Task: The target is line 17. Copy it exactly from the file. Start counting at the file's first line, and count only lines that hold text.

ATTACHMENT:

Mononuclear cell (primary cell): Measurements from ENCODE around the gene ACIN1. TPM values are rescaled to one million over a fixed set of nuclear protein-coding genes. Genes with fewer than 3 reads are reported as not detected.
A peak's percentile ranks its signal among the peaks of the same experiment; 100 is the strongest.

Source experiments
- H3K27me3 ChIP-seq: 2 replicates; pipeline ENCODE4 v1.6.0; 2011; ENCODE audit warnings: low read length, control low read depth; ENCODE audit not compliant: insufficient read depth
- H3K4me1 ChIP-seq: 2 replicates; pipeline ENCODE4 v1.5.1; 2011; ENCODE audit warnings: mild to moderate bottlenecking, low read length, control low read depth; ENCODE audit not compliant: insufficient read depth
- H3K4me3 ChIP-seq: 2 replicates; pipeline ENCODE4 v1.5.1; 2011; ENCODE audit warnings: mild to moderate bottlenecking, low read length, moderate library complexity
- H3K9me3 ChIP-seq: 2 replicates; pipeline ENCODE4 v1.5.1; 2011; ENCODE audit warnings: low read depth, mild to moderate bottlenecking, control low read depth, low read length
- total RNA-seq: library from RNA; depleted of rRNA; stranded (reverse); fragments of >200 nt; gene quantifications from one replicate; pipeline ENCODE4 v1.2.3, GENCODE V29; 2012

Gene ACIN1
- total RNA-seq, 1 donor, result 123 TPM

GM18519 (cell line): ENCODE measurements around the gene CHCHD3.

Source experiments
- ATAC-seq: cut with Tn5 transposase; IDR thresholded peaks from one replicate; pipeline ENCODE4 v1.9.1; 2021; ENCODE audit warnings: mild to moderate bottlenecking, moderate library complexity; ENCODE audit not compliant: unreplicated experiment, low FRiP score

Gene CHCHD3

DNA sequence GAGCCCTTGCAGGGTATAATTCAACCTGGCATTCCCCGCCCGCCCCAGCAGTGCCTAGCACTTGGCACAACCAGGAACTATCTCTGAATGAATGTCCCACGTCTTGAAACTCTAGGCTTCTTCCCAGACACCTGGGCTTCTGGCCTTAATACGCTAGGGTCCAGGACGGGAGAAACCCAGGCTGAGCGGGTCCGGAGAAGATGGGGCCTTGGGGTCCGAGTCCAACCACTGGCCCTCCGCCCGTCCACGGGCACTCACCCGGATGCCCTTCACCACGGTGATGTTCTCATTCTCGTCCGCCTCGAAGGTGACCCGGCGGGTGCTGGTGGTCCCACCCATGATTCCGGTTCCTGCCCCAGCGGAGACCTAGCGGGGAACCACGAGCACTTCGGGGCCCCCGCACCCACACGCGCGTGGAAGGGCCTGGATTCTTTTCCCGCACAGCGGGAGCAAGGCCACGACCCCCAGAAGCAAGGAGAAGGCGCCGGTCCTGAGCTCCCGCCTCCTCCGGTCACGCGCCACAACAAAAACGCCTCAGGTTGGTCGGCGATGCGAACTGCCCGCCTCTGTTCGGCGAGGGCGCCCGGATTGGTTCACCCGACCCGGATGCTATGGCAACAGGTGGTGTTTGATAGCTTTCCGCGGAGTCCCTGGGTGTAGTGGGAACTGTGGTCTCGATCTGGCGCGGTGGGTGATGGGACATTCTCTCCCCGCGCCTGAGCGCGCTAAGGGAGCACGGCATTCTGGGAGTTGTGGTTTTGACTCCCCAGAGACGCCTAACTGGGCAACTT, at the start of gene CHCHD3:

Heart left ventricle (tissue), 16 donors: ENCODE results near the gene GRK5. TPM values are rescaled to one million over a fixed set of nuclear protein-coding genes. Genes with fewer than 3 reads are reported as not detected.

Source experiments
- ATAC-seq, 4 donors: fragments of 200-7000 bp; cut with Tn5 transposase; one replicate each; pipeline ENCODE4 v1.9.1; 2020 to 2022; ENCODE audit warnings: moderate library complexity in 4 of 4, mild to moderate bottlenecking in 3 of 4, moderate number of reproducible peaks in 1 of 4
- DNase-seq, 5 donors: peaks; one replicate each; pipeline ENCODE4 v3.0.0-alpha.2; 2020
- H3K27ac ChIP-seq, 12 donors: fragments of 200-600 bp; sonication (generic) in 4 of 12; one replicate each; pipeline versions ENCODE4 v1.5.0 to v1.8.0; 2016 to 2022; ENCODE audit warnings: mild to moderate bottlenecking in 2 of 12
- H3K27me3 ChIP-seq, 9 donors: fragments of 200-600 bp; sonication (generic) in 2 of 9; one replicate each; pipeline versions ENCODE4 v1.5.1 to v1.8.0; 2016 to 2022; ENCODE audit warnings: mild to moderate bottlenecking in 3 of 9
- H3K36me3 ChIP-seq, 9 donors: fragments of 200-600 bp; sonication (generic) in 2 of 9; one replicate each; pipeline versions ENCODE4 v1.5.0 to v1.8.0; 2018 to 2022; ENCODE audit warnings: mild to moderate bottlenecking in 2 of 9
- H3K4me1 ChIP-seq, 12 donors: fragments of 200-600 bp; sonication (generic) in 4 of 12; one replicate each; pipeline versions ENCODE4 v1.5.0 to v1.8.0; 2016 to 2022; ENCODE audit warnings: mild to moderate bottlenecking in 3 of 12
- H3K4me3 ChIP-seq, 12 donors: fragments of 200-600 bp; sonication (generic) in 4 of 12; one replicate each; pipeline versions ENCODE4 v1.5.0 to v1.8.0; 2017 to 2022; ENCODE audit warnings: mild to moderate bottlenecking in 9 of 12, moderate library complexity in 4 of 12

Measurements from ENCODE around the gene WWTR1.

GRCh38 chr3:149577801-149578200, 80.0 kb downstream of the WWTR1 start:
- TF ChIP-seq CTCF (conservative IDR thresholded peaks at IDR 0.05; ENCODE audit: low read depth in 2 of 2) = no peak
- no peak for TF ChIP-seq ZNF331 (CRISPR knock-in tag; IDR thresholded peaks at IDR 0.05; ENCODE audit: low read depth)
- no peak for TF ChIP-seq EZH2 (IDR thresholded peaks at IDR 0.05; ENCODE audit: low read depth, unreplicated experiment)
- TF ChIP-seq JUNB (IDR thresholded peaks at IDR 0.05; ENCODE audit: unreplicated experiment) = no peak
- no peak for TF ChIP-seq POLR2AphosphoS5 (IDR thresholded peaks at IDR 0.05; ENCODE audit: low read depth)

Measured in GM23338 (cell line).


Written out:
Source experiments